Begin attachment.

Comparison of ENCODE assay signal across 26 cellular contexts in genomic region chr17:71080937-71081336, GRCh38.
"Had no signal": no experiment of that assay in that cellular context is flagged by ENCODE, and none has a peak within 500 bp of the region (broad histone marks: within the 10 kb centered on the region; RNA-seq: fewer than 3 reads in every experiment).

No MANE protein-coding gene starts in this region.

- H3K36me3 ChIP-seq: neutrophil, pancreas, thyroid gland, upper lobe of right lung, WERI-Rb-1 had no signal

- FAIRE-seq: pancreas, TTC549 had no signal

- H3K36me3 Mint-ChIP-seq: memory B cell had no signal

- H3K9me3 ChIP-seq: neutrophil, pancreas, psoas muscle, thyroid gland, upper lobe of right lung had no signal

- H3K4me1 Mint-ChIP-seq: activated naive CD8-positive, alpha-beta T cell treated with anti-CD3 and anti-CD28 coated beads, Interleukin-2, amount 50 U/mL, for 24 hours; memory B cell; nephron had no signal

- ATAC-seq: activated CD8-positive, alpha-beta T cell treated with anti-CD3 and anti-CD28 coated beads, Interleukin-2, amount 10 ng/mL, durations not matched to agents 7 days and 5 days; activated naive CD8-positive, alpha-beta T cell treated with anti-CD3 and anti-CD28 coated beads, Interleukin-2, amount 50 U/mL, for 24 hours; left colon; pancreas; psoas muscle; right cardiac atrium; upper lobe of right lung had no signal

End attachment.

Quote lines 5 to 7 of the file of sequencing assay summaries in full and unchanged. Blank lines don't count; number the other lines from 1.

- FAIRE-seq: pancreas, TTC549 had no signal

- H3K36me3 Mint-ChIP-seq: memory B cell had no signal

- H3K9me3 ChIP-seq: neutrophil, pancreas, psoas muscle, thyroid gland, upper lobe of right lung had no signal